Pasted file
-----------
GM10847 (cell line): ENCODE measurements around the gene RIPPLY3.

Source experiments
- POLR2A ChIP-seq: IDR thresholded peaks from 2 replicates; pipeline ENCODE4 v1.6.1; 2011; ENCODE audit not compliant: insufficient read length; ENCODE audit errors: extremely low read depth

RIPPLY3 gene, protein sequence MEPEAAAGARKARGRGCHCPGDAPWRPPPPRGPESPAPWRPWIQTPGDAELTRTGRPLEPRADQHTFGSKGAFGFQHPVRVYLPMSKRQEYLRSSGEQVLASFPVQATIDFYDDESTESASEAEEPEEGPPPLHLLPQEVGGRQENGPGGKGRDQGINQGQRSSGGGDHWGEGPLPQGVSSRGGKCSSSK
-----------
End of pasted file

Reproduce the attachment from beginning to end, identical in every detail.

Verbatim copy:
GM10847 (cell line): ENCODE measurements around the gene RIPPLY3.

Source experiments
- POLR2A ChIP-seq: IDR thresholded peaks from 2 replicates; pipeline ENCODE4 v1.6.1; 2011; ENCODE audit not compliant: insufficient read length; ENCODE audit errors: extremely low read depth

RIPPLY3 gene, protein sequence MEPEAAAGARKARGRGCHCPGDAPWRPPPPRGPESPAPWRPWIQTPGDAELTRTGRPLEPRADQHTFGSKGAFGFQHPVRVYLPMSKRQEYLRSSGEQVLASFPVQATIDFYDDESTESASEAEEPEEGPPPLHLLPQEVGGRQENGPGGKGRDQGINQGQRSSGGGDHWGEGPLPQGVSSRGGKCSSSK